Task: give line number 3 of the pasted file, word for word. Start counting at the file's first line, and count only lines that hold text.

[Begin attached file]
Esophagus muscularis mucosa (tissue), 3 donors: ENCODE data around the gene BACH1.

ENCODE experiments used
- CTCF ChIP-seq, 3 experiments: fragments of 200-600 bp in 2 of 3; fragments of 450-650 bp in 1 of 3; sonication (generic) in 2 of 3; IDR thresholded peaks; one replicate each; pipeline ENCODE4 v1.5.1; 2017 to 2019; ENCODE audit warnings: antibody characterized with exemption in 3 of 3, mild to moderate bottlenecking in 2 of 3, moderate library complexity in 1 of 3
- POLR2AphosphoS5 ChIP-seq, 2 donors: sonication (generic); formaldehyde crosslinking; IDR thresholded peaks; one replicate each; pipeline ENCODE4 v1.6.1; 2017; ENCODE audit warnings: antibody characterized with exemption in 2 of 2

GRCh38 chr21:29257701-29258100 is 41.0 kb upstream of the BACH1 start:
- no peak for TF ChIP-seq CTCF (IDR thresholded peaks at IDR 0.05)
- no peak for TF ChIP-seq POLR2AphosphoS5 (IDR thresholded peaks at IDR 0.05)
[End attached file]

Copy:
- CTCF ChIP-seq, 3 experiments: fragments of 200-600 bp in 2 of 3; fragments of 450-650 bp in 1 of 3; sonication (generic) in 2 of 3; IDR thresholded peaks; one replicate each; pipeline ENCODE4 v1.5.1; 2017 to 2019; ENCODE audit warnings: antibody characterized with exemption in 3 of 3, mild to moderate bottlenecking in 2 of 3, moderate library complexity in 1 of 3